The opposition United Party for National Development (UPND) has directed all UPND Members of Parliament to reject the piecemeal amendment of the constitution.
UPND Spokesperson Edwin Lifwekelo has disclosed the development to QFM News via telephone that the UPND MPs are fully aware that the country needs a new constitution and not the amendment through parliament.
Mr. Lifwekelo says this is because the PF promised to deliver a new constitution during campaigns and not to amend the current constitution.
He says the PF manifesto is very clear about the adoption of the new constitution through a referendum and not the piecemeal amendment of the Supreme Law of the land.
Mr. Lifwekelo says the UPND President has told the UPND MPs to ensure that they do not support such moves by the PF government to amend the constitution instead of delivering a new one.
He says the PF government ought to know that their decisions on the constitution making process will haunt them in 2016.
Last week, Justice Deputy Minister Keith Mukata disclosed that the 50% plus one vote and the presidential running mate are some of the clauses government will take to parliament for amendment when the house resumes sitting next month.
Mr Mukata added that government will also table the clause on having a fixed general election date among other clauses which do not need to be subjected to a referendum.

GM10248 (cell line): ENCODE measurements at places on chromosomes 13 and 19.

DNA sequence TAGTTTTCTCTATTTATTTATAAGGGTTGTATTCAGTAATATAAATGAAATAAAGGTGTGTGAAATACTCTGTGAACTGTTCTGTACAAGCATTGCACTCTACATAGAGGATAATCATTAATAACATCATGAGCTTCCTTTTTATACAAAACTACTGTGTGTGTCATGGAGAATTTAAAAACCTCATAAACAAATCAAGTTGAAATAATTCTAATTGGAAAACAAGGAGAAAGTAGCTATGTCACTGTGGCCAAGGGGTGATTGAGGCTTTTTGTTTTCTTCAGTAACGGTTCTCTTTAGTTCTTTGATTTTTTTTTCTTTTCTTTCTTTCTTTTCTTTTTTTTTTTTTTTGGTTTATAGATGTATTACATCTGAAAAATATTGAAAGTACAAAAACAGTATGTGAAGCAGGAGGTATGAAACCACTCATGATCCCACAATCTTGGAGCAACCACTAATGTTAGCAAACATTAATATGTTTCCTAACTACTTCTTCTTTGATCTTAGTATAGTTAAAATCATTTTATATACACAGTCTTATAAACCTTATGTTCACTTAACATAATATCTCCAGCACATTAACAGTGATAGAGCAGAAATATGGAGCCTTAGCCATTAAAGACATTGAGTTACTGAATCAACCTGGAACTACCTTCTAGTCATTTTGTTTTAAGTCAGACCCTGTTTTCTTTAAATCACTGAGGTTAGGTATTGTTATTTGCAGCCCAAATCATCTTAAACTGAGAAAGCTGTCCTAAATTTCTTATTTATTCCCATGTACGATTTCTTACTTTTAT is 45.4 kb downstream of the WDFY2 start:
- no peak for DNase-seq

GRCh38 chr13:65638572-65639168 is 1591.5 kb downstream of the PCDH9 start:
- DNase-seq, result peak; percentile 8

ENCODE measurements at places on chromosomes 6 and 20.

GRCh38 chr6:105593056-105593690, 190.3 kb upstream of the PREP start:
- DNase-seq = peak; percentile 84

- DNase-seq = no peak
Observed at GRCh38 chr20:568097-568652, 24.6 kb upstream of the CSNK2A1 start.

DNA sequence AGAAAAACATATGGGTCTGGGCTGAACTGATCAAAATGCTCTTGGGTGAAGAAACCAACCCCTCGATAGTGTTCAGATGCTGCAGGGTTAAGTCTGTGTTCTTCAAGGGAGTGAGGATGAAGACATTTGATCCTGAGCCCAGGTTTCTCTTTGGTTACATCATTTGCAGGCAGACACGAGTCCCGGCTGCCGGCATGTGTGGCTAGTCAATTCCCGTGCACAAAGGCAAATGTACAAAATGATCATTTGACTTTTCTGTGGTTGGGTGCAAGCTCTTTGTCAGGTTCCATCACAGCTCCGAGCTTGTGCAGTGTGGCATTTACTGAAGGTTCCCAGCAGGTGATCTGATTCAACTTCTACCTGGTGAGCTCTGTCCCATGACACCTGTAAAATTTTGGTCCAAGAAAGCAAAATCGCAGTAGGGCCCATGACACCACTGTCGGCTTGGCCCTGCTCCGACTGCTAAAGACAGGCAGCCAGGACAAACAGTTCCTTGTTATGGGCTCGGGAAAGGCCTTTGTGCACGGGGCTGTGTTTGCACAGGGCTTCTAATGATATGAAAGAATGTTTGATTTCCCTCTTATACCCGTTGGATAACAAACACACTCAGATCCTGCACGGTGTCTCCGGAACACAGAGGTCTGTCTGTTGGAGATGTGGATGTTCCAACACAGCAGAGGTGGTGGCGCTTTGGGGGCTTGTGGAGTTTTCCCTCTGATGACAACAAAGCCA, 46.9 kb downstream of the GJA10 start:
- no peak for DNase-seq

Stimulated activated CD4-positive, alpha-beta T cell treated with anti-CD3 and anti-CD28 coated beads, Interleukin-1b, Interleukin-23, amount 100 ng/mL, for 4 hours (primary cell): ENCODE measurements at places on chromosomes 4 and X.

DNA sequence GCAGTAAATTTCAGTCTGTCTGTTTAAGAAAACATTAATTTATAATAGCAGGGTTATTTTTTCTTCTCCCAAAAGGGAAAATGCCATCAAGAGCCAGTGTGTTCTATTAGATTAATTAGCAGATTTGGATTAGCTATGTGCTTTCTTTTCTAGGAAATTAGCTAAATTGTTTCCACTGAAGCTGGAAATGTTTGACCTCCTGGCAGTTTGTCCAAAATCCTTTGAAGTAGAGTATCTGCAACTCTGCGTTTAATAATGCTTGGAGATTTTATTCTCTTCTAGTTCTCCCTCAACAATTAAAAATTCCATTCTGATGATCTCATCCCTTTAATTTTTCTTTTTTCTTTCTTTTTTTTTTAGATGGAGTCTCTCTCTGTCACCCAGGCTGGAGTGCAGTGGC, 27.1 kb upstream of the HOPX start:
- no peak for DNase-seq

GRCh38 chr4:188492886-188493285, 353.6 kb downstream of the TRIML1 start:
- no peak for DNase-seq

Mr. Mukata told QFM News in an interview that government will be disclosing more clauses which will be taken to parliament for amendment as time goes by.
He advised stakeholders to consult widely on other clauses they want government to take to Parliament for amendment.
Mr. Mukata said that the amendment of the constitution was a continuous process which required the inputs of relevant stakeholders.
He said that his ministry was consulting widely with relevant stakeholders including the opposition political parties, adding that what government is doing is merely to provide leadership.
Mr. Mukata however cautioned that taking the clauses to parliament does not mean they are guaranteed of being enacted, stating that parliament has the powers to reject or approve them.